Marijuana laws are complicated – several states have legalized medical marijuana, while the federal government continues its blanket prohibition on the cultivation, sale, and possession of marijuana. The federal government is still perfectly free to arrest and prosecute people for growing and selling medical marijuana, even if it’s completely legal under the laws of the states they live in. The Obama Administration has directed the Department of Justice to cease prosecutions of people who grow medical marijuana in compliance with state law, leading to an uneasy and paper-thin truce between growers and users of medical marijuana, and the federal government.
If the backers of an initiative headed to the November ballot in California get their way, the legal status of medical marijuana might get a little bit more complicated, at least when examining the relationship between federal and state marijuana laws. California’s Secretary of State is expected to certify for placement on the November ballot an initiative which would essentially legalize the recreational use of marijuana in California. The blogs have gone crazy over this, and with good reason. This is kind of a big deal.
Nowhere in the U.S. is the recreational use of marijuana legal. If this initiative passes, it will be legal for anyone who is 21 years old or older to buy and use marijuana. The sale of marijuana will be tightly regulated, and vendors will likely have to obtain licenses to sell it.
Perhaps more importantly (and the reason I think this initiative may actually have more than a snowball’s chance in Hell of passing), every legal sale of marijuana in California will be taxed. Marijuana, whether we like it or not, is a multi-billion dollar industry. It’s obvious that there’s a demand for the product, and people are meeting that demand. We’re simply seeing market forces at work. As a result, massive amounts of revenue are being generated from the sale of marijuana, all of which is going untaxed.
Given the current state of the California budget, the temptation to tap into a potentially-huge source of tax revenue must be quite strong, indeed. However, if this initiative passes, the government will have to be careful to not set the taxes on marijuana so high that legal marijuana is more expensive than illegal marijuana.
Anyone who’s been on a college campus or to a Phish concert can tell you that marijuana is readily available to just about anyone who wants to seek it out. From that fact, it follows that the “infrastructure” for the illegal cultivation and sale of marijuana is already firmly in place. If legalized marijuana (whose base market price will likely be significantly less than illegal marijuana, given the lower risk involved in selling it) is taxed to the point that it’s cheaper to get it illegally, people will probably continue to do so, just as they do today.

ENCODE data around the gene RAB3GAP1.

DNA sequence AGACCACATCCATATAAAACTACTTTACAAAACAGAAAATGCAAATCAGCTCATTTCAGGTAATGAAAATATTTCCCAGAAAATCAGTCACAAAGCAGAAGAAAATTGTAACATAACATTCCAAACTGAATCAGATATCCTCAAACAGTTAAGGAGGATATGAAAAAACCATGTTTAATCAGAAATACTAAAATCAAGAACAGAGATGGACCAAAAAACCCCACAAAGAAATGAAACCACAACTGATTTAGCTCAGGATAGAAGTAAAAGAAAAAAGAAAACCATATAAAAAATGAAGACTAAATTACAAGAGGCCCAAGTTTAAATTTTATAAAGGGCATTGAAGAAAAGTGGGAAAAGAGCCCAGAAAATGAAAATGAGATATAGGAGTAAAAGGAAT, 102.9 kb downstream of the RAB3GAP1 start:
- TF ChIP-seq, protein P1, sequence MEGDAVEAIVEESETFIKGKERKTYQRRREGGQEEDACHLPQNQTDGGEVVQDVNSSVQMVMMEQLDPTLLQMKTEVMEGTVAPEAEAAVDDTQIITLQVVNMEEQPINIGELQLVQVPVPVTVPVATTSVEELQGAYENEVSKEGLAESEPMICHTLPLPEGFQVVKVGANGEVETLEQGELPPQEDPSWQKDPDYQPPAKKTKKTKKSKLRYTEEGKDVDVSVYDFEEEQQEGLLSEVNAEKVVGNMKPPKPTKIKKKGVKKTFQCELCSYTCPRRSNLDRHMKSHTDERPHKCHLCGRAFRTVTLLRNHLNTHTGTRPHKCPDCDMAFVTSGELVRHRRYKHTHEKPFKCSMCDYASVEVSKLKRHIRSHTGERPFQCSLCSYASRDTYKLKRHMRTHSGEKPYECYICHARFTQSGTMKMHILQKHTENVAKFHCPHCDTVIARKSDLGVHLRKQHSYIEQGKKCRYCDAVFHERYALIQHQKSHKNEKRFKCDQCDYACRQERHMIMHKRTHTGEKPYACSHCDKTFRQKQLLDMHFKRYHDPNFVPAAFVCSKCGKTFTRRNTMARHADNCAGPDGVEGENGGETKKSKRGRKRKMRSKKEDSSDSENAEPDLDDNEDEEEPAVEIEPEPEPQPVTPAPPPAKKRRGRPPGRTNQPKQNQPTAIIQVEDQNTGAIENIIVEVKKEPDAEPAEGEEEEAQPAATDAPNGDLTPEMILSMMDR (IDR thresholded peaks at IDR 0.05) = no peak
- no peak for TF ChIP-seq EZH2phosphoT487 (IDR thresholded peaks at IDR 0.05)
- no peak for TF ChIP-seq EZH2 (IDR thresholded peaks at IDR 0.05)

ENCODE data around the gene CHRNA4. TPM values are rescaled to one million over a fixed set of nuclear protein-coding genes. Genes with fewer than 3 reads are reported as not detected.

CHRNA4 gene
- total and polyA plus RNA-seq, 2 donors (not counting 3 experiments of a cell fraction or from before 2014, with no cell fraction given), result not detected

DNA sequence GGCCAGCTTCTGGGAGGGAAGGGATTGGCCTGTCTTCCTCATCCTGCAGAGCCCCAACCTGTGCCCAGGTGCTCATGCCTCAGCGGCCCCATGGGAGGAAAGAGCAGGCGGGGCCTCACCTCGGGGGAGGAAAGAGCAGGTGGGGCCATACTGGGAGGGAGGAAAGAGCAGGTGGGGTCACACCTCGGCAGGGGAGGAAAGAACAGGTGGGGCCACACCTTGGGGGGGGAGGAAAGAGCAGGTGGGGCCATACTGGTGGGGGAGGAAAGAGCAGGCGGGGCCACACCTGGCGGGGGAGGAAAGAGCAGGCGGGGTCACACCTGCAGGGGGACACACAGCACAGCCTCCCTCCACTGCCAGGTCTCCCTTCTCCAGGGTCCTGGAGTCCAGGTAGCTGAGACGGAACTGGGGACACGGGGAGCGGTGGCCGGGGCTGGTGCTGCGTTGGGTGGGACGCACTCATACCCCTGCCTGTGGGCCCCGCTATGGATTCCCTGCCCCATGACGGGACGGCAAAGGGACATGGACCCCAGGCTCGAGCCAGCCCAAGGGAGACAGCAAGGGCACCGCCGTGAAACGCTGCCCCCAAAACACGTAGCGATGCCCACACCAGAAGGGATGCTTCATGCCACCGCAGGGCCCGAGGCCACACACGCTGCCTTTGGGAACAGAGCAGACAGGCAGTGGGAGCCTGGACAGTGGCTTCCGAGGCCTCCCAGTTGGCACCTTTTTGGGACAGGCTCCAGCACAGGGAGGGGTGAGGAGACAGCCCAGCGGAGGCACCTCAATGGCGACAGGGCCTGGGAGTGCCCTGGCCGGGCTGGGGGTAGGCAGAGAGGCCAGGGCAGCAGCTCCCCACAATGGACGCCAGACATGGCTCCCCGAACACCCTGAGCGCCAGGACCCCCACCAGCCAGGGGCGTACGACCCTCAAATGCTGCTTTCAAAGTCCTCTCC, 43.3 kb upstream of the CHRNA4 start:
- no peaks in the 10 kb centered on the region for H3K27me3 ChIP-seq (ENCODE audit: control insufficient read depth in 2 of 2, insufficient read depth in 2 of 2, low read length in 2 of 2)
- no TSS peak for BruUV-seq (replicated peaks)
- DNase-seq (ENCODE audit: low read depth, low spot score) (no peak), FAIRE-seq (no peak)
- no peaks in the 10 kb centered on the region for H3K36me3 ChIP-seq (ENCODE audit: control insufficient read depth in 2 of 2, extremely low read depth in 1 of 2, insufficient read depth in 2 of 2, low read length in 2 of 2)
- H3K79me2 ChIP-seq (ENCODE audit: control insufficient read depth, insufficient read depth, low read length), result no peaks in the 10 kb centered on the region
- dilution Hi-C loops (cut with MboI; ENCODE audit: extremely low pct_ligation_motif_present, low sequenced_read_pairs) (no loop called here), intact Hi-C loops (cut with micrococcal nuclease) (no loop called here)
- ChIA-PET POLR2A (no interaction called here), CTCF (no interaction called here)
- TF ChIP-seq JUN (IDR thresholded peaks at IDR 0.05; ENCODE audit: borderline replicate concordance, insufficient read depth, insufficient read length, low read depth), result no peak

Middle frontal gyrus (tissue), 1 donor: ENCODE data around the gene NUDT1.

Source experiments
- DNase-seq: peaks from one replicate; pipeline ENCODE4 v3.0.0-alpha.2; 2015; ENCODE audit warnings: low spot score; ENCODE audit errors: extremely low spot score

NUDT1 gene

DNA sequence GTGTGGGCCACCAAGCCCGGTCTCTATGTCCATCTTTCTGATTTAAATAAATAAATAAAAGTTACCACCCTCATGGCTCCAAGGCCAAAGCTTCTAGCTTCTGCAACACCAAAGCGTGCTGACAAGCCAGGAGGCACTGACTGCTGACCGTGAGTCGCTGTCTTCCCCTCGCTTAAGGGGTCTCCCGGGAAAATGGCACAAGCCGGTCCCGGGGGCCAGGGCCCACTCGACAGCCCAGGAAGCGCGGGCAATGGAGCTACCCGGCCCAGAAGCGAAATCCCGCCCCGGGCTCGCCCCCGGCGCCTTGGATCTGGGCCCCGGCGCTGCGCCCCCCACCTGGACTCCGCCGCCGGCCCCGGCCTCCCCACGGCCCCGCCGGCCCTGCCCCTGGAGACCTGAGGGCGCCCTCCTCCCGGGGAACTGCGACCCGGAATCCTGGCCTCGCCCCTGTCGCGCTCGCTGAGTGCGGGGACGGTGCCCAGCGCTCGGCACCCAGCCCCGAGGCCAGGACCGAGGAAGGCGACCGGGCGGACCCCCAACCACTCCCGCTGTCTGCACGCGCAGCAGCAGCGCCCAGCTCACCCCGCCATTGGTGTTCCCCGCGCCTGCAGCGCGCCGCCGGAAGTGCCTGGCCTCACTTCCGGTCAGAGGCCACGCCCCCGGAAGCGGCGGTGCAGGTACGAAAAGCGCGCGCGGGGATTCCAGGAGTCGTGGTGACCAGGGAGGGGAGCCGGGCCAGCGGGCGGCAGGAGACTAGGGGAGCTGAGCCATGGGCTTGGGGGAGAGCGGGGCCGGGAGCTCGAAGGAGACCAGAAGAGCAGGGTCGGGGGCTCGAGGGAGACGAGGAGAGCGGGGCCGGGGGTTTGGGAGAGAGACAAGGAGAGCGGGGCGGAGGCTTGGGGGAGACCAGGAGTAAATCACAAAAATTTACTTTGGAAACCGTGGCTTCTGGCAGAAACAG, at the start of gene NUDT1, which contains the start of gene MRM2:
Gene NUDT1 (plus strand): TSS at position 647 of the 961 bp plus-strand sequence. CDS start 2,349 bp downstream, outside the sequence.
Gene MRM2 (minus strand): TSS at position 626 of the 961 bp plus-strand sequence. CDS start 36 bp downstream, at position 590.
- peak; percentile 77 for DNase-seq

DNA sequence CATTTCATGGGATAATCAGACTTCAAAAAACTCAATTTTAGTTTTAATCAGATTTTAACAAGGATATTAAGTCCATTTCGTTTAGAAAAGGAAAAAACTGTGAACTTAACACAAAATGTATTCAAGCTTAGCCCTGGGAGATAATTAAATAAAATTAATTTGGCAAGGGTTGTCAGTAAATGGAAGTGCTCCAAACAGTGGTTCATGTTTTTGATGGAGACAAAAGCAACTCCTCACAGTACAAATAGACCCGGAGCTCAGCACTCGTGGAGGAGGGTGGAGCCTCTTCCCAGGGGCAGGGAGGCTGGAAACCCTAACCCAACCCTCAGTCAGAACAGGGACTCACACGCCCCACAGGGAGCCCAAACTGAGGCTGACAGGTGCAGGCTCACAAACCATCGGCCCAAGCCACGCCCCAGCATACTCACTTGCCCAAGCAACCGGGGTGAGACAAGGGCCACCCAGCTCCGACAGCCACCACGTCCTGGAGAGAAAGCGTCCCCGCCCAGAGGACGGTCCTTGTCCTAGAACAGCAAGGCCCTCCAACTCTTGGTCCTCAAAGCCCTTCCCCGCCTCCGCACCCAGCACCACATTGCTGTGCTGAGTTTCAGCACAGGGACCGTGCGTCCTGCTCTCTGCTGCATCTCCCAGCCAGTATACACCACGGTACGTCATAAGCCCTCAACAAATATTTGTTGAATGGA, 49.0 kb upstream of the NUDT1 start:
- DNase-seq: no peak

But even with a relatively low tax rate on marijuana, it should be a huge relief for a cash-strapped budget.
Of course, California legalizing marijuana won’t do anything about the fact that it’s still illegal under federal law, at least not directly. If this initiative passes and becomes law, we’ll likely still see arrests of growers and sellers in California by federal authorities.
However, if the legalization of marijuana doesn’t create any social problems beyond the ones that abuse of the drug already causes, while at the same time raising massive amounts of tax revenue for the state, and reducing the strain on the state’s prison system by reducing the number of drug offenders sent to prison, we’ll likely see other states follow suit, which might eventually cause the federal government to realize that it’s on the wrong side of history, and end its prohibition on marijuana. Of course, if this ever happens, it will probably be decades from now.
Another potential benefit of this law is a long-term reduction in California’s prison population. California is currently in the process of releasing 6,500 inmates from its prisons, due to budget constrains, and overcrowding so severe that it puts the safety of corrections workers and prisoners in danger.
Perhaps if fewer non-violent drug offenders were in prison in the first place, California would not have had this problem. LegalMatch case data from the last few months indicate that nearly a third of the alleged drug crimes in California involve marijuana. Considering the number of illegal drugs in existence, for a single one to account for almost a third of arrests is quite significant.
While I don’t pretend to know what effects legalization of marijuana will have on the state of California, I personally think that it’s at least worth a try, especially given its potential to raise tax revenue, reduce strain on the prison system, and promote the idea that adults can make their own decisions.